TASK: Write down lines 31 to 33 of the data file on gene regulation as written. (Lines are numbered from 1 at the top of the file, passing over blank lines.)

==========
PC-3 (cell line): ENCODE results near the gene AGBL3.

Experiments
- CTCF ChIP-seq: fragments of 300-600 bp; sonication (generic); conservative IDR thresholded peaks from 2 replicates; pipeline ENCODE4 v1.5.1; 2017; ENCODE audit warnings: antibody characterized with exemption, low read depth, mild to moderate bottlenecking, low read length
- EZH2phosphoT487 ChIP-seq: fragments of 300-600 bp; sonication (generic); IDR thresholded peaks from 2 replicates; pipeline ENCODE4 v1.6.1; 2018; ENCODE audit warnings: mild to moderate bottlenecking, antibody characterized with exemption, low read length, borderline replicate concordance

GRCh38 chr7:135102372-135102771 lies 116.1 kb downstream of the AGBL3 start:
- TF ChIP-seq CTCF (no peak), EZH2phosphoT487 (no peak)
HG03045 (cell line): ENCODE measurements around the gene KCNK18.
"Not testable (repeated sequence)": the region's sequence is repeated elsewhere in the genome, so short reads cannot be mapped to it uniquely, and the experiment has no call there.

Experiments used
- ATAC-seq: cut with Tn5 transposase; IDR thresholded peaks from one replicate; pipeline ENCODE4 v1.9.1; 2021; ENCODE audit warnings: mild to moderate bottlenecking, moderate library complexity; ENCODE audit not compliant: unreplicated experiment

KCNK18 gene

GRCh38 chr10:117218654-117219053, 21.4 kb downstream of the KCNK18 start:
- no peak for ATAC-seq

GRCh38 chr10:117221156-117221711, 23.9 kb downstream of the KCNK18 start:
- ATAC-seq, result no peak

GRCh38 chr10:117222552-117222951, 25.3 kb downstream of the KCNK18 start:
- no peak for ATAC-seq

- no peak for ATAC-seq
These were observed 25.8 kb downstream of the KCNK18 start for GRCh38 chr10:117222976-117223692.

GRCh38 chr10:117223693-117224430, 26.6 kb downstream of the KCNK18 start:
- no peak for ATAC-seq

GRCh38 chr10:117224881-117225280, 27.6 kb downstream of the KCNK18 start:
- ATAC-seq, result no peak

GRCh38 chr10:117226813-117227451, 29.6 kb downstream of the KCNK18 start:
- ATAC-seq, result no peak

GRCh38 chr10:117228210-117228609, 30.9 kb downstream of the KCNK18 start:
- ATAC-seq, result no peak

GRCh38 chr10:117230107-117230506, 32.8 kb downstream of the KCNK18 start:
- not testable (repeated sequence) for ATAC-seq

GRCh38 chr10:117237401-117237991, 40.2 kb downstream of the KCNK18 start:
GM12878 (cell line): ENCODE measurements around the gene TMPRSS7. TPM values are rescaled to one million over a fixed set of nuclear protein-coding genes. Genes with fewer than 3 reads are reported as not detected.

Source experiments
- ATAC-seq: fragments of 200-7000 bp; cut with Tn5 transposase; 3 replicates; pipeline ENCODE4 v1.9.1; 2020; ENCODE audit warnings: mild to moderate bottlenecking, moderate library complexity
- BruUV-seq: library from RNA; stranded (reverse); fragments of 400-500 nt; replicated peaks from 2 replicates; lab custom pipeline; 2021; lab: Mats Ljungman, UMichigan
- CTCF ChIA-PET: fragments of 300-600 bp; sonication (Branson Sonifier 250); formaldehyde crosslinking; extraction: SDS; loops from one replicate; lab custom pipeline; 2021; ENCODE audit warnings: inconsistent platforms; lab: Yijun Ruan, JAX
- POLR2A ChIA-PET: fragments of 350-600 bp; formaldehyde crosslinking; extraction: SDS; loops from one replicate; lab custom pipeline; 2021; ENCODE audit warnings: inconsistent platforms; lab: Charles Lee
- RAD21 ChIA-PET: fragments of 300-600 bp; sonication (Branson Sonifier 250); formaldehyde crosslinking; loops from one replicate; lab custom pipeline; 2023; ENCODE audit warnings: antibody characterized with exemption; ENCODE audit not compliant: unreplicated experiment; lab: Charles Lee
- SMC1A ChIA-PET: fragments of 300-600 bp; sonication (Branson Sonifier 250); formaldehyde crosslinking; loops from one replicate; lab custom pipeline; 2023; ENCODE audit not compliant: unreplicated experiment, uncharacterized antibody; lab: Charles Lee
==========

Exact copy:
GM12878 (cell line): ENCODE measurements around the gene TMPRSS7. TPM values are rescaled to one million over a fixed set of nuclear protein-coding genes. Genes with fewer than 3 reads are reported as not detected.

Source experiments
- ATAC-seq: fragments of 200-7000 bp; cut with Tn5 transposase; 3 replicates; pipeline ENCODE4 v1.9.1; 2020; ENCODE audit warnings: mild to moderate bottlenecking, moderate library complexity